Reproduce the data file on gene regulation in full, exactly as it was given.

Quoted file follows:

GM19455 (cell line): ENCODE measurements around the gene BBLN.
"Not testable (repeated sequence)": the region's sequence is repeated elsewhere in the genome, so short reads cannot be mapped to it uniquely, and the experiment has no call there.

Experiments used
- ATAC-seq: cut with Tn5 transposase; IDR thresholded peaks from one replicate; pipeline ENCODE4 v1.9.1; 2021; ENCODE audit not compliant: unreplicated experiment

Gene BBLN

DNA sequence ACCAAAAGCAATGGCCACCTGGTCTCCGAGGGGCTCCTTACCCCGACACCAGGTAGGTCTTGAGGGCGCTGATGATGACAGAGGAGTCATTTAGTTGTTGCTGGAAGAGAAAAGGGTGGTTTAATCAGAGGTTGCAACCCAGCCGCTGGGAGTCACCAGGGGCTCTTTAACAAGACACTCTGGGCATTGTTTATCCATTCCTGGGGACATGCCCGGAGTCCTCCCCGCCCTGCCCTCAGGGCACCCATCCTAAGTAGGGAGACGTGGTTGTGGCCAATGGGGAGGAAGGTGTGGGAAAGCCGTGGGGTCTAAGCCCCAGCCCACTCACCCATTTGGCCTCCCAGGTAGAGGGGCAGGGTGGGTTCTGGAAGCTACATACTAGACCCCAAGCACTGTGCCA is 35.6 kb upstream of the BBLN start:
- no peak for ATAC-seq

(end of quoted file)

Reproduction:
GM19455 (cell line): ENCODE measurements around the gene BBLN.
"Not testable (repeated sequence)": the region's sequence is repeated elsewhere in the genome, so short reads cannot be mapped to it uniquely, and the experiment has no call there.

Experiments used
- ATAC-seq: cut with Tn5 transposase; IDR thresholded peaks from one replicate; pipeline ENCODE4 v1.9.1; 2021; ENCODE audit not compliant: unreplicated experiment

Gene BBLN

DNA sequence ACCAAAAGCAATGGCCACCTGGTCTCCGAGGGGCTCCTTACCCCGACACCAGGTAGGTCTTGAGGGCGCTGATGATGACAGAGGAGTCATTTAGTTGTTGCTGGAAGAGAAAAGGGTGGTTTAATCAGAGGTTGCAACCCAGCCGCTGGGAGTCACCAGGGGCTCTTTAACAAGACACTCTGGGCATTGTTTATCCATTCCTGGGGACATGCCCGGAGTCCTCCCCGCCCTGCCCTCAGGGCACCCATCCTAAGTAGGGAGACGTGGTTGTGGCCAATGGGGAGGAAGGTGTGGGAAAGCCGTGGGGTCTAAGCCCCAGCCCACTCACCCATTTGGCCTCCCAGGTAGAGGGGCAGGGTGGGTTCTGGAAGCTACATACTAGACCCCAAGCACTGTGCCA is 35.6 kb upstream of the BBLN start:
- no peak for ATAC-seq